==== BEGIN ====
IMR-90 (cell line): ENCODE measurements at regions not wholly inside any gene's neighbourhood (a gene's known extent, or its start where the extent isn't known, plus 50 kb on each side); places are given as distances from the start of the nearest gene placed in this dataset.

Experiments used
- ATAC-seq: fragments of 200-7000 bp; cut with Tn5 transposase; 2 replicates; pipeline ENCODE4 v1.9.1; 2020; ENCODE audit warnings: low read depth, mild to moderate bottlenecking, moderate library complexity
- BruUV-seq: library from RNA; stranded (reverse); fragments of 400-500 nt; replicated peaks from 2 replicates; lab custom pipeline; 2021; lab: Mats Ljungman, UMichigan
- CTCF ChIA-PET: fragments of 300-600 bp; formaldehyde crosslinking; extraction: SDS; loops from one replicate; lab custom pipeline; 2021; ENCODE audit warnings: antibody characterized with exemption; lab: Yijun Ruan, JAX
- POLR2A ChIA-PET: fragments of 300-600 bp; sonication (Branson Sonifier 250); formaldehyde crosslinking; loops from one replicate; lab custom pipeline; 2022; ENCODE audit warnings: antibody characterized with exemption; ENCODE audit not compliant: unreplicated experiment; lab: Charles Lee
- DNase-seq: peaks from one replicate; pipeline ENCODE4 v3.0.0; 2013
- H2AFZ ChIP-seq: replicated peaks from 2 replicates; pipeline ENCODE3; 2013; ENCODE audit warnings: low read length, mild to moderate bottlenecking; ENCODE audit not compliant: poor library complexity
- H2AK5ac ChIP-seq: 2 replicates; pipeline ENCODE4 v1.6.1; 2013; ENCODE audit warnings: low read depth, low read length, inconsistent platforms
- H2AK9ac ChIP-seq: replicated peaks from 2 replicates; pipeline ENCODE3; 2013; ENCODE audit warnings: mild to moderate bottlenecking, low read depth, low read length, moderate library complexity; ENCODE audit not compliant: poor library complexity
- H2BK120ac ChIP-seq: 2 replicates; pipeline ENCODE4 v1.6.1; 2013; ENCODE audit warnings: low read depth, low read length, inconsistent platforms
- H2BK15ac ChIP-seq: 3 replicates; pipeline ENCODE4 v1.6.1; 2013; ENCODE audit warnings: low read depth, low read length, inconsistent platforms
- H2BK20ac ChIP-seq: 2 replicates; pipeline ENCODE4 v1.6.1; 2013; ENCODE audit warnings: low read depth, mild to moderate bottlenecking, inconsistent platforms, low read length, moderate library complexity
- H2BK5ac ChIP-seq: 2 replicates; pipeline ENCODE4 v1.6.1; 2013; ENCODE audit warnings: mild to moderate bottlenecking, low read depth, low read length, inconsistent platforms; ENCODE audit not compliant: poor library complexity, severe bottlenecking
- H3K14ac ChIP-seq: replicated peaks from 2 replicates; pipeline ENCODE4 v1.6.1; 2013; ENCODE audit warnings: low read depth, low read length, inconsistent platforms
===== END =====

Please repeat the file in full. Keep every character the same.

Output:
IMR-90 (cell line): ENCODE measurements at regions not wholly inside any gene's neighbourhood (a gene's known extent, or its start where the extent isn't known, plus 50 kb on each side); places are given as distances from the start of the nearest gene placed in this dataset.

Experiments used
- ATAC-seq: fragments of 200-7000 bp; cut with Tn5 transposase; 2 replicates; pipeline ENCODE4 v1.9.1; 2020; ENCODE audit warnings: low read depth, mild to moderate bottlenecking, moderate library complexity
- BruUV-seq: library from RNA; stranded (reverse); fragments of 400-500 nt; replicated peaks from 2 replicates; lab custom pipeline; 2021; lab: Mats Ljungman, UMichigan
- CTCF ChIA-PET: fragments of 300-600 bp; formaldehyde crosslinking; extraction: SDS; loops from one replicate; lab custom pipeline; 2021; ENCODE audit warnings: antibody characterized with exemption; lab: Yijun Ruan, JAX
- POLR2A ChIA-PET: fragments of 300-600 bp; sonication (Branson Sonifier 250); formaldehyde crosslinking; loops from one replicate; lab custom pipeline; 2022; ENCODE audit warnings: antibody characterized with exemption; ENCODE audit not compliant: unreplicated experiment; lab: Charles Lee
- DNase-seq: peaks from one replicate; pipeline ENCODE4 v3.0.0; 2013
- H2AFZ ChIP-seq: replicated peaks from 2 replicates; pipeline ENCODE3; 2013; ENCODE audit warnings: low read length, mild to moderate bottlenecking; ENCODE audit not compliant: poor library complexity
- H2AK5ac ChIP-seq: 2 replicates; pipeline ENCODE4 v1.6.1; 2013; ENCODE audit warnings: low read depth, low read length, inconsistent platforms
- H2AK9ac ChIP-seq: replicated peaks from 2 replicates; pipeline ENCODE3; 2013; ENCODE audit warnings: mild to moderate bottlenecking, low read depth, low read length, moderate library complexity; ENCODE audit not compliant: poor library complexity
- H2BK120ac ChIP-seq: 2 replicates; pipeline ENCODE4 v1.6.1; 2013; ENCODE audit warnings: low read depth, low read length, inconsistent platforms
- H2BK15ac ChIP-seq: 3 replicates; pipeline ENCODE4 v1.6.1; 2013; ENCODE audit warnings: low read depth, low read length, inconsistent platforms
- H2BK20ac ChIP-seq: 2 replicates; pipeline ENCODE4 v1.6.1; 2013; ENCODE audit warnings: low read depth, mild to moderate bottlenecking, inconsistent platforms, low read length, moderate library complexity
- H2BK5ac ChIP-seq: 2 replicates; pipeline ENCODE4 v1.6.1; 2013; ENCODE audit warnings: mild to moderate bottlenecking, low read depth, low read length, inconsistent platforms; ENCODE audit not compliant: poor library complexity, severe bottlenecking
- H3K14ac ChIP-seq: replicated peaks from 2 replicates; pipeline ENCODE4 v1.6.1; 2013; ENCODE audit warnings: low read depth, low read length, inconsistent platforms